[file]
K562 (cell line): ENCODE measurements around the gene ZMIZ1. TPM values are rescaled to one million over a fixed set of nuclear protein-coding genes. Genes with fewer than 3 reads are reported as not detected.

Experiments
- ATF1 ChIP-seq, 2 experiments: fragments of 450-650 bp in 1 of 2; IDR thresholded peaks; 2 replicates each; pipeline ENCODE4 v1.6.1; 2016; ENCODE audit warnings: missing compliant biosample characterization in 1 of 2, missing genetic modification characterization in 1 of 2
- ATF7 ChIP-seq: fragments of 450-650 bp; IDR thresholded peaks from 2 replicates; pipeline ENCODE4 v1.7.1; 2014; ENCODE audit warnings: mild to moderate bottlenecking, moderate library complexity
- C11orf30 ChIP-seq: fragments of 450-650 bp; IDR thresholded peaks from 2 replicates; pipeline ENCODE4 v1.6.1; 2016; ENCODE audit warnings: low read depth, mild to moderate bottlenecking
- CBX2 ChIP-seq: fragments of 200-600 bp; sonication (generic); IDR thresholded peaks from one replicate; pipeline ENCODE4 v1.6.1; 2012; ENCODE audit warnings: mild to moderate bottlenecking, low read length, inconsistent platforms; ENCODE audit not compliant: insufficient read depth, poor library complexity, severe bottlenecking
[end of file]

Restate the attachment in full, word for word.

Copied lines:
K562 (cell line): ENCODE measurements around the gene ZMIZ1. TPM values are rescaled to one million over a fixed set of nuclear protein-coding genes. Genes with fewer than 3 reads are reported as not detected.

Experiments
- ATF1 ChIP-seq, 2 experiments: fragments of 450-650 bp in 1 of 2; IDR thresholded peaks; 2 replicates each; pipeline ENCODE4 v1.6.1; 2016; ENCODE audit warnings: missing compliant biosample characterization in 1 of 2, missing genetic modification characterization in 1 of 2
- ATF7 ChIP-seq: fragments of 450-650 bp; IDR thresholded peaks from 2 replicates; pipeline ENCODE4 v1.7.1; 2014; ENCODE audit warnings: mild to moderate bottlenecking, moderate library complexity
- C11orf30 ChIP-seq: fragments of 450-650 bp; IDR thresholded peaks from 2 replicates; pipeline ENCODE4 v1.6.1; 2016; ENCODE audit warnings: low read depth, mild to moderate bottlenecking
- CBX2 ChIP-seq: fragments of 200-600 bp; sonication (generic); IDR thresholded peaks from one replicate; pipeline ENCODE4 v1.6.1; 2012; ENCODE audit warnings: mild to moderate bottlenecking, low read length, inconsistent platforms; ENCODE audit not compliant: insufficient read depth, poor library complexity, severe bottlenecking